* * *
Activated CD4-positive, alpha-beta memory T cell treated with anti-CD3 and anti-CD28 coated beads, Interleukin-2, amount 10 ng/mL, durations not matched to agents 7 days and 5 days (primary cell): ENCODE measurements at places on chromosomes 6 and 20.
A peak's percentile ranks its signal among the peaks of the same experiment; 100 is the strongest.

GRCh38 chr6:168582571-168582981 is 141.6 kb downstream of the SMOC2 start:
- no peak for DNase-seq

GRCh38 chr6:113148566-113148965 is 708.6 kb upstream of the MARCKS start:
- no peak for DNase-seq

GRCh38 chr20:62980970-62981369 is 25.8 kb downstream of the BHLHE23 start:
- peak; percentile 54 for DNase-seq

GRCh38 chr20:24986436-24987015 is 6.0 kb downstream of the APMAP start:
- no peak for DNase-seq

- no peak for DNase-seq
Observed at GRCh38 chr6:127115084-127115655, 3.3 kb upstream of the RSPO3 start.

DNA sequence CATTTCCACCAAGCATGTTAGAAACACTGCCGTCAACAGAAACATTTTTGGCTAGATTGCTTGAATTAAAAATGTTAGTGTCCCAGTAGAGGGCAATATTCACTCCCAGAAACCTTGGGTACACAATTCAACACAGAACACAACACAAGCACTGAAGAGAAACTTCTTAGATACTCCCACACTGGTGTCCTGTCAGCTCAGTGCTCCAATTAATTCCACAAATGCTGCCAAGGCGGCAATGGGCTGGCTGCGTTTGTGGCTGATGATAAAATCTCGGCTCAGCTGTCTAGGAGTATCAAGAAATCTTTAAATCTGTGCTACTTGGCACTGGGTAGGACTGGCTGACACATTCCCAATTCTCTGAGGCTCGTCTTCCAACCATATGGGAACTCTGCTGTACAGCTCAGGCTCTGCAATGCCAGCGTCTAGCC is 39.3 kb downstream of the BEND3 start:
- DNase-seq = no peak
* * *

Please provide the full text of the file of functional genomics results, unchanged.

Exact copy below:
Activated CD4-positive, alpha-beta memory T cell treated with anti-CD3 and anti-CD28 coated beads, Interleukin-2, amount 10 ng/mL, durations not matched to agents 7 days and 5 days (primary cell): ENCODE measurements at places on chromosomes 6 and 20.
A peak's percentile ranks its signal among the peaks of the same experiment; 100 is the strongest.

GRCh38 chr6:168582571-168582981 is 141.6 kb downstream of the SMOC2 start:
- no peak for DNase-seq

GRCh38 chr6:113148566-113148965 is 708.6 kb upstream of the MARCKS start:
- no peak for DNase-seq

GRCh38 chr20:62980970-62981369 is 25.8 kb downstream of the BHLHE23 start:
- peak; percentile 54 for DNase-seq

GRCh38 chr20:24986436-24987015 is 6.0 kb downstream of the APMAP start:
- no peak for DNase-seq

- no peak for DNase-seq
Observed at GRCh38 chr6:127115084-127115655, 3.3 kb upstream of the RSPO3 start.

DNA sequence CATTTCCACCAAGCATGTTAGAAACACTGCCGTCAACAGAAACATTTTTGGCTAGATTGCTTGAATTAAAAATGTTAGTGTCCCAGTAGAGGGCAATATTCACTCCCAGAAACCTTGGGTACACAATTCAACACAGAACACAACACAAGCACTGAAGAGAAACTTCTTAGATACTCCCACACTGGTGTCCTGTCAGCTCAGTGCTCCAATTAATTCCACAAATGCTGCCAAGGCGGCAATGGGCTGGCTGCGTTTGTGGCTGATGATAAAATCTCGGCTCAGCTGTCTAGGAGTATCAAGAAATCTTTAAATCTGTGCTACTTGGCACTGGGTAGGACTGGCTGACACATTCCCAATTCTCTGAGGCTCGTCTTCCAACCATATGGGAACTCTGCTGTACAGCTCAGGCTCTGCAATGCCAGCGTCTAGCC is 39.3 kb downstream of the BEND3 start:
- DNase-seq = no peak